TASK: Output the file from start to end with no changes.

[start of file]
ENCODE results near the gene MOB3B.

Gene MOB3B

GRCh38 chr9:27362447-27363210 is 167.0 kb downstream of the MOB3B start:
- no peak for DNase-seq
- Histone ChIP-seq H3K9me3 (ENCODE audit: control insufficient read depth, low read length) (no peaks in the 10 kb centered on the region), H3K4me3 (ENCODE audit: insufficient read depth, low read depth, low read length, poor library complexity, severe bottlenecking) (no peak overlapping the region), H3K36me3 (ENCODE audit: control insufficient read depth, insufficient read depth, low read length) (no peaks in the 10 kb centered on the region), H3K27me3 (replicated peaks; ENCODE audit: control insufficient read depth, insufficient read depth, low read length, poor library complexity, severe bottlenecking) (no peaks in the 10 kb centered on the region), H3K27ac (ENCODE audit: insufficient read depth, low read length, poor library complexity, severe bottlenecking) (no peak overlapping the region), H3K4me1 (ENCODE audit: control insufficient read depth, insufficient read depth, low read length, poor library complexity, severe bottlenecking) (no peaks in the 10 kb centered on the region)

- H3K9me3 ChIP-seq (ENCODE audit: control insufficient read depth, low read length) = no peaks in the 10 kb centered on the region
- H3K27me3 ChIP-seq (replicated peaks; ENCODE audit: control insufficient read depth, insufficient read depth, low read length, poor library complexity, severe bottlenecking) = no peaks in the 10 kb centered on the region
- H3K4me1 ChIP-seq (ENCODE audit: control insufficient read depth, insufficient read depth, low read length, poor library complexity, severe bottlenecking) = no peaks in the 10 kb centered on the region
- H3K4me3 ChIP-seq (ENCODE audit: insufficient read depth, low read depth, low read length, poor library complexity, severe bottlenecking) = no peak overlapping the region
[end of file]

ENCODE results near the gene MOB3B.

Gene MOB3B

GRCh38 chr9:27362447-27363210 is 167.0 kb downstream of the MOB3B start:
- no peak for DNase-seq
- Histone ChIP-seq H3K9me3 (ENCODE audit: control insufficient read depth, low read length) (no peaks in the 10 kb centered on the region), H3K4me3 (ENCODE audit: insufficient read depth, low read depth, low read length, poor library complexity, severe bottlenecking) (no peak overlapping the region), H3K36me3 (ENCODE audit: control insufficient read depth, insufficient read depth, low read length) (no peaks in the 10 kb centered on the region), H3K27me3 (replicated peaks; ENCODE audit: control insufficient read depth, insufficient read depth, low read length, poor library complexity, severe bottlenecking) (no peaks in the 10 kb centered on the region), H3K27ac (ENCODE audit: insufficient read depth, low read length, poor library complexity, severe bottlenecking) (no peak overlapping the region), H3K4me1 (ENCODE audit: control insufficient read depth, insufficient read depth, low read length, poor library complexity, severe bottlenecking) (no peaks in the 10 kb centered on the region)

- H3K9me3 ChIP-seq (ENCODE audit: control insufficient read depth, low read length) = no peaks in the 10 kb centered on the region
- H3K27me3 ChIP-seq (replicated peaks; ENCODE audit: control insufficient read depth, insufficient read depth, low read length, poor library complexity, severe bottlenecking) = no peaks in the 10 kb centered on the region
- H3K4me1 ChIP-seq (ENCODE audit: control insufficient read depth, insufficient read depth, low read length, poor library complexity, severe bottlenecking) = no peaks in the 10 kb centered on the region
- H3K4me3 ChIP-seq (ENCODE audit: insufficient read depth, low read depth, low read length, poor library complexity, severe bottlenecking) = no peak overlapping the region